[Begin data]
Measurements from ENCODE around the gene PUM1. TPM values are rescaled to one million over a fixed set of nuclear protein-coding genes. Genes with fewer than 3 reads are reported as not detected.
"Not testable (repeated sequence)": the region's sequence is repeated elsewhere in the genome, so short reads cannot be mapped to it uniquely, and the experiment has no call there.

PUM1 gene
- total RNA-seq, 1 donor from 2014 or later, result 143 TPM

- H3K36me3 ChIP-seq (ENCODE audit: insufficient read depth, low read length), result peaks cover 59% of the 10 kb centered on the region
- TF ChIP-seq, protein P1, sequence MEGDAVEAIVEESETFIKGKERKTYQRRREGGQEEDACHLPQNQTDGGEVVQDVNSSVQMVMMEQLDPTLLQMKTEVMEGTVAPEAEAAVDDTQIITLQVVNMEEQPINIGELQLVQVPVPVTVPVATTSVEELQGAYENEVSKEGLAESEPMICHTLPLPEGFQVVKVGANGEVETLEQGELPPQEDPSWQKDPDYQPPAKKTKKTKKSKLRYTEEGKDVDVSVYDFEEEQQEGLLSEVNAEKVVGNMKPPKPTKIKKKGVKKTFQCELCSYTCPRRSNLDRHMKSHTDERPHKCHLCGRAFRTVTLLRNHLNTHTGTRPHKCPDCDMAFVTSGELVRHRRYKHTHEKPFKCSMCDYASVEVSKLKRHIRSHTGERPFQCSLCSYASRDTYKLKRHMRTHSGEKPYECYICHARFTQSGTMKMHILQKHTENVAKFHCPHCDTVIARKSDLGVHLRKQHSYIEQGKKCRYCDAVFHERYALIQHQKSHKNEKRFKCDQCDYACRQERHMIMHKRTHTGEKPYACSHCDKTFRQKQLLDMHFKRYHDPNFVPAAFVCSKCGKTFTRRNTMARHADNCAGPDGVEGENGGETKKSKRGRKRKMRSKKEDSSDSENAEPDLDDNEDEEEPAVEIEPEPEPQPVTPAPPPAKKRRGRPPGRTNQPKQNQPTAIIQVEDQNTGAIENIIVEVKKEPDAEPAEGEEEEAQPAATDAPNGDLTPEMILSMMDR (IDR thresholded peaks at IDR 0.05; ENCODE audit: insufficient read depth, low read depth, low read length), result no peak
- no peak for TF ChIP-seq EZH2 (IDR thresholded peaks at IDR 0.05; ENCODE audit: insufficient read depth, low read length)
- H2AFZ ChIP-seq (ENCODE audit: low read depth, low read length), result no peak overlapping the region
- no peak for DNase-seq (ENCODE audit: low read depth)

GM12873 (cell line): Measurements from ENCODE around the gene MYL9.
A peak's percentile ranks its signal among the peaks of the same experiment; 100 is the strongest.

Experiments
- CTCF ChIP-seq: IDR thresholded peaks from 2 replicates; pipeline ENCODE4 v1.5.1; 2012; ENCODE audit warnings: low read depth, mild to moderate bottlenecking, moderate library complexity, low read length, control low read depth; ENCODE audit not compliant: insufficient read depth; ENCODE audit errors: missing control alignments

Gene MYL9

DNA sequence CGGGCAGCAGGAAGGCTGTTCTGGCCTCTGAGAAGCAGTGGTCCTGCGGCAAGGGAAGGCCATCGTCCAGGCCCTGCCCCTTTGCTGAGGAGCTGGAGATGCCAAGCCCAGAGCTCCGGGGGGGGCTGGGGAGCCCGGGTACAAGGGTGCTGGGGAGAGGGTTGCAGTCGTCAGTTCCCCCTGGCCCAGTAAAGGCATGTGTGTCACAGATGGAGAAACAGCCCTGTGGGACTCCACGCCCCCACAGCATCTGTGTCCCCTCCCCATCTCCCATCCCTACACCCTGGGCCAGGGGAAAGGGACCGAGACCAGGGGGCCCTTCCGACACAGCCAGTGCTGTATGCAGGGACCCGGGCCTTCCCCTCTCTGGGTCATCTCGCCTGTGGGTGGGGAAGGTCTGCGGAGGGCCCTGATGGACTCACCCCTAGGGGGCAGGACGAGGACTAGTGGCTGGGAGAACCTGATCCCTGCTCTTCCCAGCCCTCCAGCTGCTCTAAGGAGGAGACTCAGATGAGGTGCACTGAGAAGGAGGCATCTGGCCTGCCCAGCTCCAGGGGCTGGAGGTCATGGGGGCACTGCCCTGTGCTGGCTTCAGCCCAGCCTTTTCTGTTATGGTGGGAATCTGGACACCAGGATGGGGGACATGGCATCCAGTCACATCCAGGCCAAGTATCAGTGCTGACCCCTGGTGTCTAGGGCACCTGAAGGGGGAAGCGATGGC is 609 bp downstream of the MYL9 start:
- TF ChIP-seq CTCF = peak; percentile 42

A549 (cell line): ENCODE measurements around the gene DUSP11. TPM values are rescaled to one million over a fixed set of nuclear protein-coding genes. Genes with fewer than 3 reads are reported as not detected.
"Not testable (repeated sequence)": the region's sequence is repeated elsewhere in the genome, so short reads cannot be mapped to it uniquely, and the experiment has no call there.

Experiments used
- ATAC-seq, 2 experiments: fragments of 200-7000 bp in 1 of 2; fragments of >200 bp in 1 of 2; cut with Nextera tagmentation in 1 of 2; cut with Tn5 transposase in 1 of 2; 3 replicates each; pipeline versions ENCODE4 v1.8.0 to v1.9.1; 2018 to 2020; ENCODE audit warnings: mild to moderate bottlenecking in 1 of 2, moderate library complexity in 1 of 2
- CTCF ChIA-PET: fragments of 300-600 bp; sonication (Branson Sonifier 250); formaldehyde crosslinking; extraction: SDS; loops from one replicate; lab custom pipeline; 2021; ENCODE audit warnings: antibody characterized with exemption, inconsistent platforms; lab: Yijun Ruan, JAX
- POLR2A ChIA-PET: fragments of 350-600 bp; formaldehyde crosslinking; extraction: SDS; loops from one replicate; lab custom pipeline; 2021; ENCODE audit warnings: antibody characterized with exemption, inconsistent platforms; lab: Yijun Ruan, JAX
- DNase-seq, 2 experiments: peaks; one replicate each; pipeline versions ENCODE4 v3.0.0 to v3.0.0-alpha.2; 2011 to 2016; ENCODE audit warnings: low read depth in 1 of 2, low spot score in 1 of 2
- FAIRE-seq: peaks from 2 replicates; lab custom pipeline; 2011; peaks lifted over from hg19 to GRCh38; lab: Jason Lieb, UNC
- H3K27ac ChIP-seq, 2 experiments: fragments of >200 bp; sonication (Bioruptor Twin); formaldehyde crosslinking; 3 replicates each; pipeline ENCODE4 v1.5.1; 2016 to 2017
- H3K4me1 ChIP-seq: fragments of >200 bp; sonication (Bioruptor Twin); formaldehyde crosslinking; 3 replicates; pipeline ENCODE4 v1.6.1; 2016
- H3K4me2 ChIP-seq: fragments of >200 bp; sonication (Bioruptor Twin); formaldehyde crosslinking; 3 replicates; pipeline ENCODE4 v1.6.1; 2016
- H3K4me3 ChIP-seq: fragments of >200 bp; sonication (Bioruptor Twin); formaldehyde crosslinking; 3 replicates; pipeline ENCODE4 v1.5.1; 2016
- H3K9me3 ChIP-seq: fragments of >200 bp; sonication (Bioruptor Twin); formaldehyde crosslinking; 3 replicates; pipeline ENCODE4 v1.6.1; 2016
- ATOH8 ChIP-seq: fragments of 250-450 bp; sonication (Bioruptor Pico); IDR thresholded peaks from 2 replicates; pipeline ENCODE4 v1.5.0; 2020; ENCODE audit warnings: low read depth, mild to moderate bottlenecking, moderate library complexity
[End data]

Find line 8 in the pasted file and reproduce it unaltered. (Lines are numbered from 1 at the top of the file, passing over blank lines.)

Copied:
- H2AFZ ChIP-seq (ENCODE audit: low read depth, low read length), result no peak overlapping the region